What could lift the loonie this year

By Staff | February 25, 2019 | Last updated on February 25, 2019
2 min read
Canadian dollar. Up.
© Pavel Ignatov / 123RF Stock Photo

Among the top 10 most-traded currencies, the loonie has been the best performing this year, recently gaining nearly 3.5% against the U.S. dollar.

At the beginning of the year, Richardson GMP noted that the loonie appeared oversold, so the firm expected some strength from the Canuck buck in 2019, if only in the short term.

Focusing on the short term has likely been the tactic for those aiming to earn income from the loonie over the last year and a half. The currency has traded within a well-defined channel against the U.S. dollar, as graphed by Richardson GMP in a weekly market insights report.

“Within the channel, there was the potential to add alpha by tactically hedging when the currency bumped up against the top and the bottom,” the report says.

To consider the loonie’s potential performance longer term, Richardson GMP lists the factors—both negative and positive—affecting the currency’s outlook.

One negative factor is interest rate differentials, which argue for a weaker loonie. The spread between U.S. and Canadian two-year bonds is approaching its widest level since 2006, at about 75 basis points.

“Higher rates attract global money flows, and right now U.S. bonds have the most pull,” the report says.

On the positive side are rising oil prices, with the recent lift in the commodities market helping to strengthen the Canadian dollar. So long as the rally in commodities and equity markets continues, it has the power to overcome the negative factor of interest rate differentials, the report says—though how long that rally lasts is unknown.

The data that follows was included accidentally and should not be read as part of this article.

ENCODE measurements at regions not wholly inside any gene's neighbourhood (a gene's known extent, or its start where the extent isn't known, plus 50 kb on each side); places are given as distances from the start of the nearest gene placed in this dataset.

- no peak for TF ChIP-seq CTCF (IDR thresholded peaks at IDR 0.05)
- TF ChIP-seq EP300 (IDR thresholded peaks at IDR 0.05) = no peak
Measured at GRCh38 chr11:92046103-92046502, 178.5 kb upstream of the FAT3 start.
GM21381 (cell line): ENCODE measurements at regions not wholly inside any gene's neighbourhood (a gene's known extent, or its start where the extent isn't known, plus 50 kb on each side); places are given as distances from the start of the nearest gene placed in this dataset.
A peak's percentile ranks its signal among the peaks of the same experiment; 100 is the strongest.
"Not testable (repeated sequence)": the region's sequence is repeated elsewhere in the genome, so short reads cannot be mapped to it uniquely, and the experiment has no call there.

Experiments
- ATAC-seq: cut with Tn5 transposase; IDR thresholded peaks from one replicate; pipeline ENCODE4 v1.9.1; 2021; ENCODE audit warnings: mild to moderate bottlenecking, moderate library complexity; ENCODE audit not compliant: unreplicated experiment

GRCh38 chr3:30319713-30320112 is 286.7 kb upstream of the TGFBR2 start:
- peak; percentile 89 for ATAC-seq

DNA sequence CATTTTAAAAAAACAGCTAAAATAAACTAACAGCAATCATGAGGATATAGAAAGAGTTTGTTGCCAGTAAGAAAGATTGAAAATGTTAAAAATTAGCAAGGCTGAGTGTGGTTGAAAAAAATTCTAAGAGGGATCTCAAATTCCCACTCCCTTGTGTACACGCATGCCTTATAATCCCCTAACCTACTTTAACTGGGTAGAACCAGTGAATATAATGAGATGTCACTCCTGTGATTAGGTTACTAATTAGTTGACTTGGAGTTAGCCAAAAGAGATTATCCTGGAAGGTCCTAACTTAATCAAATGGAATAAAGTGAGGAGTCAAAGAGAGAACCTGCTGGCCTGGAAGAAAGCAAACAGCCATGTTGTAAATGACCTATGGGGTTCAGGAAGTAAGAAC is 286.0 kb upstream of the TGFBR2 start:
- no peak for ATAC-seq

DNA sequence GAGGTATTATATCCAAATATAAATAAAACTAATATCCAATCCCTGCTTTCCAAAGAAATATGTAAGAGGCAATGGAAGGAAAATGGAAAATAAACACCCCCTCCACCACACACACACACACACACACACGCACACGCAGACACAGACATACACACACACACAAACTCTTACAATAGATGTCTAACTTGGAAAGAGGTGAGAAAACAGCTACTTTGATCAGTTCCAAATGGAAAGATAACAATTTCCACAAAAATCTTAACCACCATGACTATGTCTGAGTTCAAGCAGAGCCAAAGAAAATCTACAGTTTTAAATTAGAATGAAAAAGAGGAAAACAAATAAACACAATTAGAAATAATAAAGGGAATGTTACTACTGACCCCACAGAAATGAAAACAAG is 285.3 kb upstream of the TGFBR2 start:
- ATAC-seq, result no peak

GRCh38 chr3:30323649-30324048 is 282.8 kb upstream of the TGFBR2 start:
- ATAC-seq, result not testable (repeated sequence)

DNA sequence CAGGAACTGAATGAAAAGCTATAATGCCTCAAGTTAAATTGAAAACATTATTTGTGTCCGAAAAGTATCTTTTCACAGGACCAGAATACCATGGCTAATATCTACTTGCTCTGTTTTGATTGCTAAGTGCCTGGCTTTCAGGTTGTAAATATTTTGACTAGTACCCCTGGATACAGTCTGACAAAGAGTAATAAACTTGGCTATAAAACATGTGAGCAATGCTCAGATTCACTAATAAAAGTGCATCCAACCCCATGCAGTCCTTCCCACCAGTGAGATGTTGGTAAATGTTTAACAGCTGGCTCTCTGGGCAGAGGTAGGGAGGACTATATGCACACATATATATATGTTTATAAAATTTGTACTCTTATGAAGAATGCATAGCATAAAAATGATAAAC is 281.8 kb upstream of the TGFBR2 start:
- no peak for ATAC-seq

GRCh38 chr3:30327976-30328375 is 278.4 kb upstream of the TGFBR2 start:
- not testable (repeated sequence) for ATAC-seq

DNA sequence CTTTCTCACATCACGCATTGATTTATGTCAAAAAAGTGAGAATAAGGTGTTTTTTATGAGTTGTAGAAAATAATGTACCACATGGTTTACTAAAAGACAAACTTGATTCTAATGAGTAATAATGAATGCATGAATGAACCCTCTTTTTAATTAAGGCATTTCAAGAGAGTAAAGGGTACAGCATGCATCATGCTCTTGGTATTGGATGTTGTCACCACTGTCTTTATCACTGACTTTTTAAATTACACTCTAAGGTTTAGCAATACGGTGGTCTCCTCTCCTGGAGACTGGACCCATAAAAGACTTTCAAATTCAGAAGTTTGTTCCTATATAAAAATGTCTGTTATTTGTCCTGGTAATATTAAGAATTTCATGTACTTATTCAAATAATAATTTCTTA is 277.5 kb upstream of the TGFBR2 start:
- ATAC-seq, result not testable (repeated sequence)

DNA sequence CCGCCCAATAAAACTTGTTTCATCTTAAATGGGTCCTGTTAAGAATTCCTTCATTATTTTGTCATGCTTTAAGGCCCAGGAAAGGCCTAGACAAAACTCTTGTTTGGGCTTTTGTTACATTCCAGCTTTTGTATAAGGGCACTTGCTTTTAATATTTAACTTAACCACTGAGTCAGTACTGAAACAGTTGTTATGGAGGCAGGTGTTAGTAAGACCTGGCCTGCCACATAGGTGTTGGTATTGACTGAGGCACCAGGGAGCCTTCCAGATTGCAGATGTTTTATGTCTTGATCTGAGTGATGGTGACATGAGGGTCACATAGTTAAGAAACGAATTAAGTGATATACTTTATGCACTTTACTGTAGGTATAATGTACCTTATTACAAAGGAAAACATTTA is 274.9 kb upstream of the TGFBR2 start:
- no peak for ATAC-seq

Another factor the firm considers is the futures market, where Canadian dollar sentiment has widened to a net short position of 5.6 billion contracts. Richardson GMP says this bearish bet is the largest since June 2017, and reflects a recent liquidation of bullish longs.

But, with bearish bets already made, further selling pressure is reduced, the firm says, providing a positive outlook for the loonie.

The firm concludes that the current environment is favourable for the loonie: “We wouldn’t be surprised to see further strength, though we would expect it to be temporary.”

For example, the rally will likely moderate at “first whisper of a hawkish comment from the Fed,” the report says. Plus, further volatility can be expected at this late stage of the cycle, which will prove positive for the U.S. dollar as a safe-haven currency.

As a result, “longer term, we remain U.S. dollar bulls,” the report says.

BMO and RBC forecast that the loonie will hover at about $1.33 this year—because of lower growth projections and a more cautious central bank, says BMO. (BMO forecasts one rate hike this year from both the Bank of Canada and Fed.) Likewise, CIBC forecasts $1.31 to $1.34. National Bank’s outlook offers more optimism, forecasting $1.28 at year-end if oil prices continue to rise and global trade fears ease.

For full details, read the report from Richardson GMP.

Advisor.ca staff


The staff of Advisor.ca have been covering news for financial advisors since 1998.